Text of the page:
I spent a short time on the West Bank earlier this spring. I would have spent longer, but to be honest it creeped me out, and I was happy to scram across the Allenby Bridge and on through Jordan to Iraq. Say what you like about the Sunni Triangle and RPG Alley, but I never once felt I was in a wholly diseased environment. On the West Bank, almost all the humdrum transactions of daily life take place in a culture that glorifies depravity: you walk down a street named after a suicide bomber to drop your child in a school that celebrates suicide-bombing and then pick up some groceries in a corner store whose walls are plastered with portraits of suicide bombers.

Nothing good grows in toxic soil. You cannot have a real peace with such people; you cannot even have the cold peace that exists between Israel and Jordan, where King Abdullah, host of the Arab-American-Israeli summit at the start of the road map, did not dare display the flag of the Zionist Entity, lest it provoke his subjects.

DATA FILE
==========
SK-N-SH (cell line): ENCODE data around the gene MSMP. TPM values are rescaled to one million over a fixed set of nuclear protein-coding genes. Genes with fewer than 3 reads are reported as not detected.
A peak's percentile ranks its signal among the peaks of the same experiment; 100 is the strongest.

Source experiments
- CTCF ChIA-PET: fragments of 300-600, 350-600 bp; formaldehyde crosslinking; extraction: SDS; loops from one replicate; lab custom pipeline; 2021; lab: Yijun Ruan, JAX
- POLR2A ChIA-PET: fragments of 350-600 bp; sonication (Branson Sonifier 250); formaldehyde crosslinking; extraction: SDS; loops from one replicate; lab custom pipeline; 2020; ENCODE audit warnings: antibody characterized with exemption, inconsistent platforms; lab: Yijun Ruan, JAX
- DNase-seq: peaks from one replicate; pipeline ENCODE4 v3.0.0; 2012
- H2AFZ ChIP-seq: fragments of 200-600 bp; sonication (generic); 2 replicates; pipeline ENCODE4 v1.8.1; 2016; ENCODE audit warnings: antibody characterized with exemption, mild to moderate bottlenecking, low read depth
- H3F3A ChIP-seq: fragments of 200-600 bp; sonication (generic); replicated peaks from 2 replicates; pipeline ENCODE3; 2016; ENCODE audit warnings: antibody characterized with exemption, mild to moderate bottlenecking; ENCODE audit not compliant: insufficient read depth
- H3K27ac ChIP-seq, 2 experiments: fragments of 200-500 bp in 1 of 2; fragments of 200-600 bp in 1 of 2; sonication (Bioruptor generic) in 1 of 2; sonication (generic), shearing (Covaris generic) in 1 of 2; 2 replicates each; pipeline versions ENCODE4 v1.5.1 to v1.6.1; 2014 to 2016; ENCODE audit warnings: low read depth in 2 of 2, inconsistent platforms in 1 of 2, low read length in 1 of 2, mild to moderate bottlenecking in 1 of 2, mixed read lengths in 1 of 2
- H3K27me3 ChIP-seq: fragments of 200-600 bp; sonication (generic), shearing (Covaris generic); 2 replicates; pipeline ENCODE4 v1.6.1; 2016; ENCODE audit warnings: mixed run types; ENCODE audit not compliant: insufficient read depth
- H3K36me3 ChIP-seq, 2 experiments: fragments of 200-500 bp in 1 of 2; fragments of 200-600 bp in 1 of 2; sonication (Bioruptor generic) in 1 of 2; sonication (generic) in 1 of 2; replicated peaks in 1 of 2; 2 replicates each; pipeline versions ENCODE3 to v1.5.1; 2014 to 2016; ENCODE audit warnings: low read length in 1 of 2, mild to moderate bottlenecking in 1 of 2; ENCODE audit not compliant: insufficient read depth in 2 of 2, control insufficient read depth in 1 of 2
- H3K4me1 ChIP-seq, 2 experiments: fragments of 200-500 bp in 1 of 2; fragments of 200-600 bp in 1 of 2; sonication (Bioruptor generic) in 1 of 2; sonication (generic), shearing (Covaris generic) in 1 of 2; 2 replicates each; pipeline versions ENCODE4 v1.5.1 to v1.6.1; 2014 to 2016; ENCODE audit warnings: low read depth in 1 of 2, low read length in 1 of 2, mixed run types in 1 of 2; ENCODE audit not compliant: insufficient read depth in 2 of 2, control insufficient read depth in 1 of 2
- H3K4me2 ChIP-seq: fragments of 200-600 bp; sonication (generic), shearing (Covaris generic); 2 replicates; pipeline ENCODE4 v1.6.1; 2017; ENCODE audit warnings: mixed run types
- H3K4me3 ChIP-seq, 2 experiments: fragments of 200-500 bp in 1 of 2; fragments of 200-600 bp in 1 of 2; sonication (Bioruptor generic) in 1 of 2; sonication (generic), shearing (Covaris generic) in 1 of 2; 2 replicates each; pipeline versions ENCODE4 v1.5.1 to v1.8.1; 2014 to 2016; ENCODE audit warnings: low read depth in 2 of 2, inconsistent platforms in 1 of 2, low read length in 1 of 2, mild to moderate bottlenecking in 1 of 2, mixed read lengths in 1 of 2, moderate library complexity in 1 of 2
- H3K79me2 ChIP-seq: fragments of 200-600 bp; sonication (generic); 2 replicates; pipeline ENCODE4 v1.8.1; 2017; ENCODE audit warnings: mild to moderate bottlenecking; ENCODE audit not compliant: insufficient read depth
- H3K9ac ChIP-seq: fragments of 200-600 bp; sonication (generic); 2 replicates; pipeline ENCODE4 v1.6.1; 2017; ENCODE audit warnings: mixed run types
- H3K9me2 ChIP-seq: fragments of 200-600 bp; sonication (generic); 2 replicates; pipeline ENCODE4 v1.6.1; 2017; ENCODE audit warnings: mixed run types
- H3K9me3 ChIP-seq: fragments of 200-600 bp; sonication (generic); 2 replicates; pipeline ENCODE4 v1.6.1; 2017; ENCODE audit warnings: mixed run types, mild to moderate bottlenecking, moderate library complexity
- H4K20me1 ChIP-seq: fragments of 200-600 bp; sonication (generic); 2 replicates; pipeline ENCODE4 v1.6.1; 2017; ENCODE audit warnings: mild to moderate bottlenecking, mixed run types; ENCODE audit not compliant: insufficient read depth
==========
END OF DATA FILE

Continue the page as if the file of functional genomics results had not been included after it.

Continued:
The problem is not the security fence, but the psychological fence a chasm really that separates a sizable proportion of the Palestinian population from all Jews.

AT THE time of that summit, I supported the road map because it seemed to me the best thing to be done was to thrust a state upon the Palestinians as quickly as possible. The present neither-one-thing-nor-the-other Palestinian Authority gives Arafat and company all the advantages of controlling their own territory with none of the responsibilities. Its anomalous status enshrines the Palestinians' victim status and means Israel gets a far worse press internationally than if it were dealing with a sovereign state.

But the main reason for conjuring up a Palestinian state would be to call their bluff. For six decades, nothing the Palestinians have done has made sense if the objective is to secure a state of their own. But, if the objective is to kill Jews, it all makes perfect sense. That's why, in West Bank towns, you see no evidence of nationalist fervor, only of Jew-killing fervor.

The Arab League's decision three decades ago to anoint a murder organization as the sole legitimate repository of Palestinian aspirations was perhaps the critical move in the terrorist annexation of whatever legitimacy this cause once had.